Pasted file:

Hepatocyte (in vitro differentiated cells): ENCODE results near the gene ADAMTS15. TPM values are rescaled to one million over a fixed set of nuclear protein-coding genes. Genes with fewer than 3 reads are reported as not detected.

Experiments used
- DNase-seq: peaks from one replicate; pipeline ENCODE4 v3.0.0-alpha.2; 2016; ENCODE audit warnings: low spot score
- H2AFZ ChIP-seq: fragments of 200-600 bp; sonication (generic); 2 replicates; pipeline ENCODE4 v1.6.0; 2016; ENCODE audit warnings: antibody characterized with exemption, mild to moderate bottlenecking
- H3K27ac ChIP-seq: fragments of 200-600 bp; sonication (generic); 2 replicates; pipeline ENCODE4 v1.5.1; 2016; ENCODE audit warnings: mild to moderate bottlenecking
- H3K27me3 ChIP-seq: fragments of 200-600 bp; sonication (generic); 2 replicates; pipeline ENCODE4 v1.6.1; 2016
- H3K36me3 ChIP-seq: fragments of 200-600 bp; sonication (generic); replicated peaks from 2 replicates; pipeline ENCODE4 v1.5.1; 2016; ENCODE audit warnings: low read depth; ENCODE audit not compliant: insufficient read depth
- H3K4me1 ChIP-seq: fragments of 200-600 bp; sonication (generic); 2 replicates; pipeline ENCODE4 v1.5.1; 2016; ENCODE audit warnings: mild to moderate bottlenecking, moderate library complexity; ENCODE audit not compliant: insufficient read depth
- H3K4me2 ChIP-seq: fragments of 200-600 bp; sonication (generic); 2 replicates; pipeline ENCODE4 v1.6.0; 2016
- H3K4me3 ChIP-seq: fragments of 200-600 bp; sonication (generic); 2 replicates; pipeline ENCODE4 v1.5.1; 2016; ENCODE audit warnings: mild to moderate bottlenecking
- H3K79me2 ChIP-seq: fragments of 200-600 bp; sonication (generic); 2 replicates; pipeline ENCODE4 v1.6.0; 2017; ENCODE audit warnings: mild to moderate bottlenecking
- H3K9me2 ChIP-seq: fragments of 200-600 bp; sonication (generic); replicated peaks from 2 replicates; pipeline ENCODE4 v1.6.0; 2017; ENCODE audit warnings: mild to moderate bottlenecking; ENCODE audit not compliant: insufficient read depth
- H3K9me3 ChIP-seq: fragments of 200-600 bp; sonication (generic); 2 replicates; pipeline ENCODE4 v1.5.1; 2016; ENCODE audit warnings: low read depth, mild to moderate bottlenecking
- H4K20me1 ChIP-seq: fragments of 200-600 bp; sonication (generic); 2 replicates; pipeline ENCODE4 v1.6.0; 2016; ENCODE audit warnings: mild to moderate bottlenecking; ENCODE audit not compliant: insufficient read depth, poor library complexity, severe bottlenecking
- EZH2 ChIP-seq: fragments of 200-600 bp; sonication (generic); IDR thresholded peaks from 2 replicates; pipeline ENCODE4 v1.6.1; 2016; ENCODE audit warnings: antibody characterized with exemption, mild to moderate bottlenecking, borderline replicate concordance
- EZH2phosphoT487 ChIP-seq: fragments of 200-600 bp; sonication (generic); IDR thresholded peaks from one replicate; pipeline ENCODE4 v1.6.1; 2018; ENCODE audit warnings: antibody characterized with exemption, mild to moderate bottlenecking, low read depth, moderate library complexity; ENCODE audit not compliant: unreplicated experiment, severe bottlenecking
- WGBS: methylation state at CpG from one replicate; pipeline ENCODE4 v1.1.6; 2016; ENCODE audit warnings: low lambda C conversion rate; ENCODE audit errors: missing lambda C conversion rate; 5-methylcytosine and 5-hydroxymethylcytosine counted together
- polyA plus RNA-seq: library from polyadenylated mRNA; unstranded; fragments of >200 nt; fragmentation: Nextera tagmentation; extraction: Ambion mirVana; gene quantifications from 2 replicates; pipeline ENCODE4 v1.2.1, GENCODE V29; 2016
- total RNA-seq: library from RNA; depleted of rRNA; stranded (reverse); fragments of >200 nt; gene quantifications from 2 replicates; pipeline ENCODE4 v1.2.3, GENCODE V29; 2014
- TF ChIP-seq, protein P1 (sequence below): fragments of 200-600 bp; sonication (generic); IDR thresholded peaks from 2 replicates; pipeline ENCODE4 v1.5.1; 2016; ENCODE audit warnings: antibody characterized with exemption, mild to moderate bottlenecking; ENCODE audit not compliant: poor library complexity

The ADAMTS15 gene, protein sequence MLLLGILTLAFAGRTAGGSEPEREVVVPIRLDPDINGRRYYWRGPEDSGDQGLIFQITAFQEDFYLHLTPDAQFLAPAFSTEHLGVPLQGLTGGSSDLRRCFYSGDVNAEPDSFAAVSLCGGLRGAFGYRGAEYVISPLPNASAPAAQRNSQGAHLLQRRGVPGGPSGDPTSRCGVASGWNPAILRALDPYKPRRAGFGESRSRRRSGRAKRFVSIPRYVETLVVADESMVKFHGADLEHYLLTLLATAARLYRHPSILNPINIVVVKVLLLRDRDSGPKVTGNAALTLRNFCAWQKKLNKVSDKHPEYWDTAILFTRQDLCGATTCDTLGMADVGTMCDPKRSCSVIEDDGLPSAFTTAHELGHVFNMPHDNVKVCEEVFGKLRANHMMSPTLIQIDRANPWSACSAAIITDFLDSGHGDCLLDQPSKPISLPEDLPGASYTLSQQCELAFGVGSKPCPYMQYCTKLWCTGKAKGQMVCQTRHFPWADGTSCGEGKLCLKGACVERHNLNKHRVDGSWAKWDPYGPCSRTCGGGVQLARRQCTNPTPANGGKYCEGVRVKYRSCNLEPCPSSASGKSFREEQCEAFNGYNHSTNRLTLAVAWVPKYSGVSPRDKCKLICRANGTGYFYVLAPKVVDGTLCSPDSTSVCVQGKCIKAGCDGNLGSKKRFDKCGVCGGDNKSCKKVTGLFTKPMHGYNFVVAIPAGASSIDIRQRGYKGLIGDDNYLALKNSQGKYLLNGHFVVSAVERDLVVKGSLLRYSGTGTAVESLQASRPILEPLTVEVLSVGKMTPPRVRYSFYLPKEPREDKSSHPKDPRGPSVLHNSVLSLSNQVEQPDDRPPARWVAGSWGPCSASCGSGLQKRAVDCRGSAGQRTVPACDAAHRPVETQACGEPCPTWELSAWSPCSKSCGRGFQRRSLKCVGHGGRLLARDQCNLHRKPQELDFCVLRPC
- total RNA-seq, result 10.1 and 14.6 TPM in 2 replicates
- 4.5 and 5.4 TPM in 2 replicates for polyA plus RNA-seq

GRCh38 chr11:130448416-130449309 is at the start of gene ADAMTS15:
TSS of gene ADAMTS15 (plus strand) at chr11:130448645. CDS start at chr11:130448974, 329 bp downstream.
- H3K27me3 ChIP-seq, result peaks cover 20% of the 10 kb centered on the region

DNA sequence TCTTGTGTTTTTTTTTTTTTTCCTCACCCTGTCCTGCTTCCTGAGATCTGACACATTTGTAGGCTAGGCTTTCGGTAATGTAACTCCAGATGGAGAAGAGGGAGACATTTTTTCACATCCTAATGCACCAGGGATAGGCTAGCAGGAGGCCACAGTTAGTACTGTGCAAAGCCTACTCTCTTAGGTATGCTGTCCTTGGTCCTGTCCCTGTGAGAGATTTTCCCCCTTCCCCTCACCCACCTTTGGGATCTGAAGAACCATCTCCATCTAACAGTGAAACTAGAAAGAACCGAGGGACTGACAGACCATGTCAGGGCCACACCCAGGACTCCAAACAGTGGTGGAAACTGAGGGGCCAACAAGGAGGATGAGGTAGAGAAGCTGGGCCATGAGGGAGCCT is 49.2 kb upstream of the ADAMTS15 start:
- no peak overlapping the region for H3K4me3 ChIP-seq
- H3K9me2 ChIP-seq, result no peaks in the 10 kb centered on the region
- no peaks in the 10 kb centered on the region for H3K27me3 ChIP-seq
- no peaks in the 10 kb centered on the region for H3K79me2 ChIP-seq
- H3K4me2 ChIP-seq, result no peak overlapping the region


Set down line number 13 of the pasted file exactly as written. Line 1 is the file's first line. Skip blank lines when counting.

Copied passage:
- H3K9me3 ChIP-seq: fragments of 200-600 bp; sonication (generic); 2 replicates; pipeline ENCODE4 v1.5.1; 2016; ENCODE audit warnings: low read depth, mild to moderate bottlenecking